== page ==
Olive oil collection. The Montalbano Agricola Alimentare Toscana S.p.A. provided a collection of commercial olive oils (12 samples) . Olive oils were stored in sealed dark glass bottles labeled with the laboratory code and kept at room temperature in the dark prior to the NMR analysis at the C.A.R.S.O. Consortium. A detailed description of each sample, based on the product label is reported in Table 1. Twenty-five single cultivar olive oil samples, obtained from Apulia (Italy) (5 Coratina samples from the district of Bari-Andria, and 5 Ogliarola samples from the district of Bari-Bitonto), Greece (5 Kalamata samples), Spain (5 Picual samples), Tunisia (5 Sfax samples) were provided by the Basile Azienda Olearia . All samples were collected during the campaign 2009–2010 (Table 1).
|Table 1. List of samples. Letter Mand the sequence number are the laboratory code used for samples. Characteristics of the samples and type of merchandising are reported.|
|M3||Italy 100% (Sicily-Apulia)||packed|
|M4||EVOO-Extracted from Mediterranean Olives-Packed in Italy||packed|
|M5||EVOO Product of Italy||packed|
|M6||Italy 100% (Sicily)||packed|
|M7||EVOO Product of Italy||packed|
|M8||EVOO Product of Italy||packed|
2.1. NMR Spectra Acquisition
NMR olive oil samples were prepared by mixing 50 µL of the oil sample with 700 µL of deuterated solvent (CDCl3). NMR spectra were obtained at 25 °C by the Bruker Avance DRX 500 spectrometer equipped with an inverse triple resonance, z-gradient probe. For each olive oil sample a 1D 1H-NMR spectrum was acquired. Spectra were obtained using the following conditions: zg pulse program, 64 K data points (TD) over a spectral width of 14.0019 ppm, 90 degree pulse of 8.40 µs (p1), −0.80 db of power level (pl1), 64 repetitions (NS), relaxation delay of 1 s, T 25 °C.
2.2. Characterization of Esterified Fatty Acids by 1H NMR Analysis
The percentage of fatty acids, at fatty acids class level, was determined using the integral of proper selected resonances. Resonances were assigned on the basis of the literature data . Intensities were normalized assuming the area of the sn-1,3 signal of triacylglycerol as internal standard . Signal of triplet due to methyl group at 0.95 ppm was used for linolenic acid quantification. As recently reported by Mannina et al., the signal for one of the 13C satellites of methyl group belonging to oleic fatty chain appeared in the same region of the linolenic acid triplet, when NMR experiments were performed at high magnetic field (500 MHz) . The correct integral measurement of the linolenic acid triplet was calculated by subtracting the integral of the upfield symmetric oleic 13C satellite.
2.3. Statistical Analysis
Multivariate statistical analysis and graphics were obtained using the Amix 3.8.7 (Bruker, Biospin) and the Open Source statistical package R, version 2.11.1 . For multivariate statistical analysis of the bucket-reduced NMR spectra, a PCA procedure was used. Principal component analysis is a way of identifying patterns which highlight the similarities and/or differences between samples and gives an overview of the multivariate profiles. The PCA works by decomposing the X-matrix (buckets linked with the NMR signals) as the product of two smaller matrices (loading and score matrices).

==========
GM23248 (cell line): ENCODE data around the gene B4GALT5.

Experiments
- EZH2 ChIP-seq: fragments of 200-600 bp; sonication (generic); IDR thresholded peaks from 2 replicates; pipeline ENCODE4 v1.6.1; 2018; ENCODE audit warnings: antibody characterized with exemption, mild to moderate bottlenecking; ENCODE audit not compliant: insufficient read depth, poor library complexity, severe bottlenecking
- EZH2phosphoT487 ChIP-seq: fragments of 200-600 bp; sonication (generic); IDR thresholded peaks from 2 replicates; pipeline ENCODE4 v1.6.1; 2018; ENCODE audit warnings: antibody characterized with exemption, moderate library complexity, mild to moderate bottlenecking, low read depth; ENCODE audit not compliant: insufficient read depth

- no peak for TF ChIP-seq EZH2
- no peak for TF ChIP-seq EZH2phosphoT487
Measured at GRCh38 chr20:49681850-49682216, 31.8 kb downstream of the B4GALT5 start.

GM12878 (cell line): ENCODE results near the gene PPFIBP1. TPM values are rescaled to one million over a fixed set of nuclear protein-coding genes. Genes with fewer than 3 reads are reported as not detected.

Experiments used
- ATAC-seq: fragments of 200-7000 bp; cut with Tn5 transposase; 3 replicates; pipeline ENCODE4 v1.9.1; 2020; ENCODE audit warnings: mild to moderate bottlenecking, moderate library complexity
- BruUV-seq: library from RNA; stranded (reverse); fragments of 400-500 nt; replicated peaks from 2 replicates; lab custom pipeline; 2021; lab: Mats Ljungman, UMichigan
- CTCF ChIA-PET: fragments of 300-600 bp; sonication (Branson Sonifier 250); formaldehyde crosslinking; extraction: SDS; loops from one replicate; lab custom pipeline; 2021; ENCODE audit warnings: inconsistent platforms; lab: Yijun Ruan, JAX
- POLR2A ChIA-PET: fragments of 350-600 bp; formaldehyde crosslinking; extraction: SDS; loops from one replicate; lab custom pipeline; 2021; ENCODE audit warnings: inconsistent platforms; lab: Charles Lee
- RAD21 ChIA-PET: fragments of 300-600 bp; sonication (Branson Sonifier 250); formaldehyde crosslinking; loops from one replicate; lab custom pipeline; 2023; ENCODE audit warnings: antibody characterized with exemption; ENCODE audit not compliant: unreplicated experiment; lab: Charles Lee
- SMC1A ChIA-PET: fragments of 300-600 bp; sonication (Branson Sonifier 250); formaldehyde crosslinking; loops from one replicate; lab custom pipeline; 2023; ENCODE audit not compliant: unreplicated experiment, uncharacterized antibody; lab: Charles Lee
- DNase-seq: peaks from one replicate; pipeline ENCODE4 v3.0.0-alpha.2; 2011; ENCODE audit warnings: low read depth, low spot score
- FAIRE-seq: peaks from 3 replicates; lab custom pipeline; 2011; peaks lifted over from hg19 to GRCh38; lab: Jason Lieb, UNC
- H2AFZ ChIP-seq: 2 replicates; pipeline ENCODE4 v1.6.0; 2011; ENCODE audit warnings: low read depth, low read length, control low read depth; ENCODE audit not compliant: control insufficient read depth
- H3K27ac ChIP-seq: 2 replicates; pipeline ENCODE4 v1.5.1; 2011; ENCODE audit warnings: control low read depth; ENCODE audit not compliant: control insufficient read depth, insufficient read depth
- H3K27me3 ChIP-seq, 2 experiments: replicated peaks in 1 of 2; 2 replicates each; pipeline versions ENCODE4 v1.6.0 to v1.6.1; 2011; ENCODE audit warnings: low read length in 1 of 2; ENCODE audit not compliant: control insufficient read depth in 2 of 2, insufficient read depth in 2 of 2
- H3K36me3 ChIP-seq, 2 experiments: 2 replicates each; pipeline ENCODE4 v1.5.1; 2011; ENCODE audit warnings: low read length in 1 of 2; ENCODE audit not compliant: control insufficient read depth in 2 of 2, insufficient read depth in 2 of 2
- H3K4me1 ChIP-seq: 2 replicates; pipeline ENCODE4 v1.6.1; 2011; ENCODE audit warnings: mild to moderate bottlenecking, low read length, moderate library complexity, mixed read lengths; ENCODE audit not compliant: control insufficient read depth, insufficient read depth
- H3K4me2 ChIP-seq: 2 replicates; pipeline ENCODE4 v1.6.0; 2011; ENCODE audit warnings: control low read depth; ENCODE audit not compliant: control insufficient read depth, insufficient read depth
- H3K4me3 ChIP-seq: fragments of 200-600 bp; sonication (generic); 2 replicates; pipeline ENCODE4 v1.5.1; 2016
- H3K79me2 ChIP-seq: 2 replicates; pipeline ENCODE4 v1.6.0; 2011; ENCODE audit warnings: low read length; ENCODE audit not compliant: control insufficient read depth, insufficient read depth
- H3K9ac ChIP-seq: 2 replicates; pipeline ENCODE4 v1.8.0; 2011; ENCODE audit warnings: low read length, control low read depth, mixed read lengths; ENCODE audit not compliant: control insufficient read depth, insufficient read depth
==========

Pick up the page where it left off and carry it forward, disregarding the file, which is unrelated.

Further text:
2.4. Data Analysis
NMR data were processed using Topspin 1.3 (Bruker) and visually inspected using Amix 3.8.7 (Bruker, Biospin). 1H NMR spectra were obtained by the Fourier Transformation (FT) of the FID (Free Induction Decay), applying an exponential multiplication with a line-broadening factor of 0.3 Hz. The resulting 1H NMR spectra were manually phased and baseline corrected using the Bruker Topspin software. Chemical shifts were reported with respect to the residual CHCl3 signal set at 7.24 ppm. 1H NMR spectra were segmented in rectangular buckets of fixed 0.04 ppm width and integrated, using the Bruker Amix software. The spectral region between 7.50 and 6.95 ppm was discarded because of the peak due to residual protic chloroform at 7.24 ppm. The remaining buckets in the range 9.5–0.02 ppm were then normalized to the total area to minimize small differences due to total olive oil concentration and/or acquisition conditions between samples and subsequently mean-centered. The data set was made of the 1H NMR spectra bucket values (columns) measured for the above numbered olive oil samples (rows). Column Pareto scaling was performed (scaling of buckets). In the Pareto scaling a variable is divided by the square root of its variance. This does not eliminate high variance entirely, which may be undesirable, but it gives variables with lower variances a better chance to be detected by PCA .